Seriously Smoked‘s Jeremy Owens agrees: “The more specific you are, the better your chances of increasing your impressions.”
“The best thing about digital marketing is that you can target your audience according to set categories. In doing so, it increases the likelihood that your ad gets shown to the most relevant audience available. Otherwise, you waste money by showing your ads to people who you are less likely to convert.”
“Remember that the population that sees your ad heavily influences the result of your marketing campaign,” Owens explains. “Because of that, you must heavily utilize Facebook targeting by being super detailed to narrow down the demographics and interests of your chosen audience.”
Summarizing, Alistair Dodds of Ever Increasing Circles says: “Try to find the ideal equilibrium in your audience targeting.”
“You want it wide enough to get in front of a large enough audience set so you don’t miss out on potential sales and leads. All whilst ensuring it’s not so wide as to be irrelevant to a reasonable percentage of that audience.”
“At the same time, don’t go so narrow in your targeting that you miss out on a large chunk of potential customers. It’s a fine balancing act,” Dodds says.
“One of the best ways to increase impressions for your Facebook Ads is using a lookalike audience and adjusting the audience size,” according to John Keehler of RUNNER Agency.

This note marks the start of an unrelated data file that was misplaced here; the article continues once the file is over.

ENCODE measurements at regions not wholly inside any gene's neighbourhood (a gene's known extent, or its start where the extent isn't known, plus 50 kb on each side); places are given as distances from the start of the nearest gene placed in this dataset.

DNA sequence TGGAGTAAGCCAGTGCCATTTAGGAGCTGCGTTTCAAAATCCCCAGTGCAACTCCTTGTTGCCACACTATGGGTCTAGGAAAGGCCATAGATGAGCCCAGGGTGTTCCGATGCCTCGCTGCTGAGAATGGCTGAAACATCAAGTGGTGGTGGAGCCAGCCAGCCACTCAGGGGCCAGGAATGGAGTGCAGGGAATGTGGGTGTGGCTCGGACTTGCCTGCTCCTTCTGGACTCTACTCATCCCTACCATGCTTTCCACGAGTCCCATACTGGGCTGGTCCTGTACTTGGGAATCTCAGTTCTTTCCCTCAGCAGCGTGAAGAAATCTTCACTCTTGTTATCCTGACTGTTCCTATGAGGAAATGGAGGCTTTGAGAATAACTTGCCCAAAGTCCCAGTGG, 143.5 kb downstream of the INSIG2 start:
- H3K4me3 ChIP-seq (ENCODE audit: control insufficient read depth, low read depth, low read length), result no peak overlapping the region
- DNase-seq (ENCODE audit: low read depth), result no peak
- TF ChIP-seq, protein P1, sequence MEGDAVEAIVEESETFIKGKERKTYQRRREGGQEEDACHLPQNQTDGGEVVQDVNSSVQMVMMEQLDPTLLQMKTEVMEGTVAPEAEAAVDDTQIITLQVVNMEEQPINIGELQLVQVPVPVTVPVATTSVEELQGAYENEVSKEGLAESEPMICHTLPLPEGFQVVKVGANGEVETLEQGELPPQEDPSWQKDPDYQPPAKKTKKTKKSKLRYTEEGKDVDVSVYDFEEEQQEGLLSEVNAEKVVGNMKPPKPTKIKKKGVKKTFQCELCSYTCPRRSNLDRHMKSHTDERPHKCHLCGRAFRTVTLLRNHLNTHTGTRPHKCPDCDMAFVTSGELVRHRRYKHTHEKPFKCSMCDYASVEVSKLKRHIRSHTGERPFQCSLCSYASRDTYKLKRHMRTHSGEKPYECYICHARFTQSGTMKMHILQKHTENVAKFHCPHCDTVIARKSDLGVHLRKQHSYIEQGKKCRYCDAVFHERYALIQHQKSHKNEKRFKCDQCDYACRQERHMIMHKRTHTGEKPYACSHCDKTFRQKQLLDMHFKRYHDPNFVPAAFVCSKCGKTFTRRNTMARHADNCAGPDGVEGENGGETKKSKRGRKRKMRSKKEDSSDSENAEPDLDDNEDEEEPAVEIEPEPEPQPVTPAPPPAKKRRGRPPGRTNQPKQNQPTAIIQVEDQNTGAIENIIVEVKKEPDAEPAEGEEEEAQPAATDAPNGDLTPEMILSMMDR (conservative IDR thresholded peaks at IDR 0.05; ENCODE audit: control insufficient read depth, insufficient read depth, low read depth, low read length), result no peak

“Lookalike targeting is perhaps the most effective targeting on Facebook. Many marketers are missing out because they use only the default 1% lookalike audience size, which are those that most closely match your target. However, you can adjust this audience size up to 10%.”
“For many brands, you can increase your audience size up to 5% and see a huge increase in impressions while still staying true to your targeting.”
That’s why Keehler adds: “I recommend breaking out separate campaigns for 1%, 2%, 3%, and so on, to understand how far you can expand.”
Jordan Peagler says that at MKP Law Group, “we like to use a mirrored version of a successful and existing, already reached user profile.”
“We can create a lookalike audience to target with new ads. That means we can target a new audience that matches the criteria of an existing audience that has proved their interest in our services.”